I am not a millennial. But, as a marketer, I can’t escape them.
The lion’s share of my co-workers are millennials, and every brand I touch wants to figure out how to “engage millennials.” So, irrespective of the hundreds of articles, surveys, polls and white papers I’ve collected and read on how to engage with millennials, you can imagine my shock when I begrudgingly shook it off
at the Taylor Swift concert this summer and unexpectedly found my “aha.”
I went into Taylor Swift’s concert kicking and screaming. I knew one song, and even that wasn’t on my playlist. Yet from the moment I walked through the turnstiles, Taylor offered up a truly engaging experience.
We talk a lot about driving fanaticism with our clients and how fanaticism is the ultimate form of engagement. But it can only happen when the right storytelling tactics are put into play to make the listener (aka your target consumer) want to continue the conversation.
What T Swift taught me is that there are really three simple rules of engagement:
1. Make them ask, “What’s next?” – A glow-in-the-dark bracelet was slapped on my wrist when my ticket was scanned—ooh, mystery; I was intrigued! I took my seat and was surrounded by screaming fans (of all ages, surprisingly) who were talking about whom Taylor’s surprise guests would be that night. Boom—I was even more intrigued (turned out to be Nick Jonas and her “squad” of Super Models). Then the stadium went dark, the crowd erupted, and suddenly there were twinkly lights as far as the eye could see. It was magical. I quickly realized they were coming from the bracelets, and I couldn’t help it…I started cheering, too. I couldn’t wait to see what happened next. And that’s when it hit me—I was truly engaged.
How can this translate to your brand? Look at your annualized program and figure out how you can break down your larger story into chapters and then create some suspense. For example, if your innovation pipeline will unveil new products or services this year, figure out a way to tease the release and involve your target in just how much information gets revealed based on social interaction, tweets, use of hashtags, etc. In the past we’ve launched new flavour innovations for our food and beverage brands by releasing muted imagery and asked consumers to submit their guess as to what’s coming next. This tactic builds a groundswell of buzz and creates conversations around new innovations before products actually launch.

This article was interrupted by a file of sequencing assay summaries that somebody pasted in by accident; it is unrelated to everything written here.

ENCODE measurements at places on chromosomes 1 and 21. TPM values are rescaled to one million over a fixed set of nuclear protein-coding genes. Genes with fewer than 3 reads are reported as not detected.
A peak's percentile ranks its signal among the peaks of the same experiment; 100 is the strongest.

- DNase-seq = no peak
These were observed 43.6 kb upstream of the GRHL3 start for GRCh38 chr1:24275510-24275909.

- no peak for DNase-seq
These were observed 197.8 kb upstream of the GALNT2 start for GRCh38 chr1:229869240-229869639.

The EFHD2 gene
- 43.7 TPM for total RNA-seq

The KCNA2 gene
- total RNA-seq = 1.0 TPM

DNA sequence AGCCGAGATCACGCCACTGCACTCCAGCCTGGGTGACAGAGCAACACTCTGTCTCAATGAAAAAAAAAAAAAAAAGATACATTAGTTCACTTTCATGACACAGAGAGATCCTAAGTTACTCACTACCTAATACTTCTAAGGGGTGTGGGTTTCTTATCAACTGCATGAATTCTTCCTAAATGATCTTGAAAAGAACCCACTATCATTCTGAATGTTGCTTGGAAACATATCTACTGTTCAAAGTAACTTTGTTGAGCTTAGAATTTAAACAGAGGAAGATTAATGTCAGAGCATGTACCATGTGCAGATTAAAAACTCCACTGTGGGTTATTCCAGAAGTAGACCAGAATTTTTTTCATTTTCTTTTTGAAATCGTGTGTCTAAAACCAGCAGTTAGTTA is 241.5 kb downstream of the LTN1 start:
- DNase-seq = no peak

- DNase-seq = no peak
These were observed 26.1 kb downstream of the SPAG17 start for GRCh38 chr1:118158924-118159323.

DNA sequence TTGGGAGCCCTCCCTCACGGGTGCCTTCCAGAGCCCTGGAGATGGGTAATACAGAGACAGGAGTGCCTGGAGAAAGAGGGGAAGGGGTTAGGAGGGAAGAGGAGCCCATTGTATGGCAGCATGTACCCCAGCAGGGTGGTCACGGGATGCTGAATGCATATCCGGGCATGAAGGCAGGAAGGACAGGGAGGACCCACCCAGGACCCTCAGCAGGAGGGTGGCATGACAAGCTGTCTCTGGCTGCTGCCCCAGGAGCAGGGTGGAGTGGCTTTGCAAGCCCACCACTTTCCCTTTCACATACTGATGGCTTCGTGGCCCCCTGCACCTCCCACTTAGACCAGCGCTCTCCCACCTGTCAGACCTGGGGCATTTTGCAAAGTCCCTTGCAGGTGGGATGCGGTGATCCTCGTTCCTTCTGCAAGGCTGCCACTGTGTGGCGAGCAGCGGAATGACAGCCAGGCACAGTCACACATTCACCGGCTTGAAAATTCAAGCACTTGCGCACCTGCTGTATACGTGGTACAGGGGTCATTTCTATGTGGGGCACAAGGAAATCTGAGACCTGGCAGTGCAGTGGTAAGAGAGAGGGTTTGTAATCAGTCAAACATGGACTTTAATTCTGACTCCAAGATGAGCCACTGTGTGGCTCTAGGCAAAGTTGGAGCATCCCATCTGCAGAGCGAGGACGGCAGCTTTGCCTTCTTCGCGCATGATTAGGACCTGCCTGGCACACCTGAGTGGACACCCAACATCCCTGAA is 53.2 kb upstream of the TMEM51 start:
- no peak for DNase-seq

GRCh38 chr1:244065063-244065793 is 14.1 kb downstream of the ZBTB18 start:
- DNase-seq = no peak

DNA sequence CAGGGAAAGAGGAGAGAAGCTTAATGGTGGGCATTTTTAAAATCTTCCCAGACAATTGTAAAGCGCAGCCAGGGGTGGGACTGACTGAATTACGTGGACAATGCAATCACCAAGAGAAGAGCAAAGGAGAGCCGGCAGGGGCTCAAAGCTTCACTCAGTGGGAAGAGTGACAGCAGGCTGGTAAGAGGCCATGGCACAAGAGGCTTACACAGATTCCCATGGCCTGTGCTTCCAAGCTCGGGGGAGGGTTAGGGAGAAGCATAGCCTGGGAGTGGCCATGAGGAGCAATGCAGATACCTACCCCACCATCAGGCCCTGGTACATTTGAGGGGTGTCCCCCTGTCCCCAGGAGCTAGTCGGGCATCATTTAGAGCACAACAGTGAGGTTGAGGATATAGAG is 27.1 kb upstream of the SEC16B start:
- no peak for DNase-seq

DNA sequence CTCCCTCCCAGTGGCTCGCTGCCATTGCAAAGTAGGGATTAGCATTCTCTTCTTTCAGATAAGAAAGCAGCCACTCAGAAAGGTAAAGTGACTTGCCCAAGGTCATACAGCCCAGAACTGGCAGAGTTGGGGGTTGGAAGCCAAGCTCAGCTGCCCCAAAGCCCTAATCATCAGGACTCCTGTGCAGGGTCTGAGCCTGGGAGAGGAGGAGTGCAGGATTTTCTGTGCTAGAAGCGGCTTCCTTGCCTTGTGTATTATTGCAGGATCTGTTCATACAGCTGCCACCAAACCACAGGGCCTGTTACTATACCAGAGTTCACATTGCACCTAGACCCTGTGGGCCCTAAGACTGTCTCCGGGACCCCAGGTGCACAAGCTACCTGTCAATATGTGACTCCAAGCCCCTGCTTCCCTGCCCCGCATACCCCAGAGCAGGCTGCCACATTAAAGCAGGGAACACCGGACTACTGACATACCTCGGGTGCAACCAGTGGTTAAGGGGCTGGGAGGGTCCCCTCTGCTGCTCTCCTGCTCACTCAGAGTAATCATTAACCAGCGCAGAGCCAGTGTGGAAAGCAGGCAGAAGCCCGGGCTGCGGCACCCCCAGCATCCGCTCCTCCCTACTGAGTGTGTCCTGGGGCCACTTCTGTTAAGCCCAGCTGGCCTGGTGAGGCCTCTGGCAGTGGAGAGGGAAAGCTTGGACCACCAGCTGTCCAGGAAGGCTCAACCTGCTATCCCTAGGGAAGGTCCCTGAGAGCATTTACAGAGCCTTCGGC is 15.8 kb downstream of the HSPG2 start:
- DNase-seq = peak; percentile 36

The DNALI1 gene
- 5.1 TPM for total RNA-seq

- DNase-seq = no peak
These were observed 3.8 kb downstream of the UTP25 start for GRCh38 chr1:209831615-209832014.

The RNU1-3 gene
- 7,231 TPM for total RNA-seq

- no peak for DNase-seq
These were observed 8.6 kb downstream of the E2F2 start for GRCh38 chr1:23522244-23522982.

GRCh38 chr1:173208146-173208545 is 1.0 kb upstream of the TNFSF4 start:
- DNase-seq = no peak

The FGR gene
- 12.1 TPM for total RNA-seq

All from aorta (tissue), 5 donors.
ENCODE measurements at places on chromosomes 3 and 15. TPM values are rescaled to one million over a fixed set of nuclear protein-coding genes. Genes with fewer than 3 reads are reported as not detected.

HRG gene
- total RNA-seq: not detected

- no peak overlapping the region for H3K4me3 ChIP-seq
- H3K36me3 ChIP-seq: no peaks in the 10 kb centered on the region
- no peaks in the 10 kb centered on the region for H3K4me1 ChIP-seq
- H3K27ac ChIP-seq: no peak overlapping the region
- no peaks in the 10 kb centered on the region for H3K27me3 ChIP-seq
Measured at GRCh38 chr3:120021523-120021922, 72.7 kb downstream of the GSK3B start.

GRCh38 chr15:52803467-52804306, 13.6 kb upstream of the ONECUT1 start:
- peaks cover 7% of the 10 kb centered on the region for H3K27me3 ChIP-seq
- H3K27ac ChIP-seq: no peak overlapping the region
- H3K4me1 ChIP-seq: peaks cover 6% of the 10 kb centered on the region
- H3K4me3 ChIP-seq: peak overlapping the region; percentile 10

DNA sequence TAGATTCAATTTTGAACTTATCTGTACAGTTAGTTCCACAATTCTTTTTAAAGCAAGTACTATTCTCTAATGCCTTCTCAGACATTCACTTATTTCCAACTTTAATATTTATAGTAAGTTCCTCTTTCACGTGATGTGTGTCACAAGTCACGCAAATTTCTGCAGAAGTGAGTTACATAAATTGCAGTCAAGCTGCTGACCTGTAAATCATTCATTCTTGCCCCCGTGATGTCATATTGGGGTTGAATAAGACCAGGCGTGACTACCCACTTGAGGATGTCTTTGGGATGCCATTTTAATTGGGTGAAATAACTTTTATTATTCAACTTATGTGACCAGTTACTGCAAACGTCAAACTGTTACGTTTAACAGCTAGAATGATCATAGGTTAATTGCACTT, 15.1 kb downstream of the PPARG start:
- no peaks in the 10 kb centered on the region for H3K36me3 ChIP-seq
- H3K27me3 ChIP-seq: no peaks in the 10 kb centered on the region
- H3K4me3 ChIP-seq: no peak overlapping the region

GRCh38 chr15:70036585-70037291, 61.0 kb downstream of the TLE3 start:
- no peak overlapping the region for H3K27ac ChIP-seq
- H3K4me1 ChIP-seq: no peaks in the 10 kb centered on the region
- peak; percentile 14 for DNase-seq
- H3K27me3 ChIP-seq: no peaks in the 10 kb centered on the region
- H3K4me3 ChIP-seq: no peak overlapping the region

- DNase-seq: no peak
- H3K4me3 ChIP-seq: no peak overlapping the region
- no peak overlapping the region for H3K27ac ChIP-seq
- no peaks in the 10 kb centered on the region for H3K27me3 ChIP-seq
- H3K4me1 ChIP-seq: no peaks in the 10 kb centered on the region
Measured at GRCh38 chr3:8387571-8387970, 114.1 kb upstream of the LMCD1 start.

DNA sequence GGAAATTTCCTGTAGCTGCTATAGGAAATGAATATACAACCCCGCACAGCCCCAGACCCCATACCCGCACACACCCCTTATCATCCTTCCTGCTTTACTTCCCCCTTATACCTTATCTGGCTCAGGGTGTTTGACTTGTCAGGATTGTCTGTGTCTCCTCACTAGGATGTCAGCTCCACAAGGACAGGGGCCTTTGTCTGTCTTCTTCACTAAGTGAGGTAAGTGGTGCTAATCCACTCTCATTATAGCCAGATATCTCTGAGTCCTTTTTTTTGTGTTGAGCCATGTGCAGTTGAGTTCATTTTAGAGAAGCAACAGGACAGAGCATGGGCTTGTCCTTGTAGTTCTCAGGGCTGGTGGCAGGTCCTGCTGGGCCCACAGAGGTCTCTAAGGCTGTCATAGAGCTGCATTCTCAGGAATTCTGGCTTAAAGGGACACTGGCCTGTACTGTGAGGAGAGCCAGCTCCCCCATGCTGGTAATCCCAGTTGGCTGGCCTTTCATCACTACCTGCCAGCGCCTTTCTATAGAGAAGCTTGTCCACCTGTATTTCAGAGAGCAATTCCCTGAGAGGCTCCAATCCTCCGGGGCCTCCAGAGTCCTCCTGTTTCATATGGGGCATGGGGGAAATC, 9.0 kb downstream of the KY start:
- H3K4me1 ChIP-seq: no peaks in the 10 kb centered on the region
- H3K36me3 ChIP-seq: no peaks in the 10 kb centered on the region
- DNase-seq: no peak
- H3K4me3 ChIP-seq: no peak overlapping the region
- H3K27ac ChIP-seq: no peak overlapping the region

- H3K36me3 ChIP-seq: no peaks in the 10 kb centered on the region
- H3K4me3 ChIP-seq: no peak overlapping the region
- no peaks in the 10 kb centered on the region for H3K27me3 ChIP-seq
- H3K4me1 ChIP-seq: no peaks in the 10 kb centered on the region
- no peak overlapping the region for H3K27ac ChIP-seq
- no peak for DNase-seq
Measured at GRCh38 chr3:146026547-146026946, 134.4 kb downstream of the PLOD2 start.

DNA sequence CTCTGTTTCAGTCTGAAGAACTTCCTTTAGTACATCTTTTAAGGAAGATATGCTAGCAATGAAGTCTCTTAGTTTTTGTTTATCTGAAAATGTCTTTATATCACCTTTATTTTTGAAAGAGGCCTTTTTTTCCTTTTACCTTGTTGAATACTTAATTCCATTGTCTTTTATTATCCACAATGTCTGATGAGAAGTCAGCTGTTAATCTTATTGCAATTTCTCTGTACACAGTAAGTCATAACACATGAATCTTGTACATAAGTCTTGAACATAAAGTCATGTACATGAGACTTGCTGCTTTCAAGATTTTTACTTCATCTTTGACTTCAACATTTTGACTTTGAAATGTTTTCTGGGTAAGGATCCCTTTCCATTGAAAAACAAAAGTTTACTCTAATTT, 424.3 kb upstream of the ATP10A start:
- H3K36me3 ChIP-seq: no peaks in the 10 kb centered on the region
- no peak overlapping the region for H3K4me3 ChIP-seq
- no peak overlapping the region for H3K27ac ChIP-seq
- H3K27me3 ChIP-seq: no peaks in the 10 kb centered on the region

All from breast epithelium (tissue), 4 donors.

2. Let go – While Taylor’s set may have been the same night after night across her world tour, you can tell from her Instagram
(62 million followers strong) just how different each concert was. Crowd interaction, audience response and the volume of cheers led to how she revealed and brought her special guest stars to the stage. Surprise and delight layers fuelled real-time social sharing; I saw fans posting feverishly to Instagram, Snapchat and Facebook in the moment. Taylor framed the narrative, but then let the story unfold in a participatory, two-way format. It was living proof that if you allow your target to contribute to the story versus just asking them to listen, you end up with a much richer, more generative story.
How can this translate to your brand? If your brand isn’t currently leveraging user-generated content, figure out ways to involve the consumer through contests and rewards-based initiatives that are more than simply offering free product. Reward them with experiences at which your brand sits in the centre.
3. Be a part of their life, not just a brand –Taylor’s diatribes between sets were a bit much for this GenXer; however, I watched in amazement as she waxed philosophical about owning independence and self-validation. As many around me were crying and laughing or screaming, “I love you, Taylor!” I thought, “Wow, how can a brand harness this power?” Then I realized that she commanded this reaction because most of the audience felt like they knew Taylor on a personal level—that she was truly a part of their lives because of the media and her social footprint.
How can this translate to your brand? Craft your key messages and then support them with content and social posts that reinforce the role you play in your target’s lifestyle. For example, in our work for Bugaboo strollers, all of our key messages ladder back to the emotional pull between a mother and wanting to do what is best for her baby. We tug at her heartstrings by positioning Bugaboo not just as a stroller, but as a baby’s first set of wheels.
Never in my wildest dreams
would I have thought Taylor Swift could impact my thinking around engagement. Where I netted out is that it’s not something you can dictate or force. You can strategize and plan and put a smart offering in place that has all the makings to stir engagement. But real engagement happens where the head meets the heart.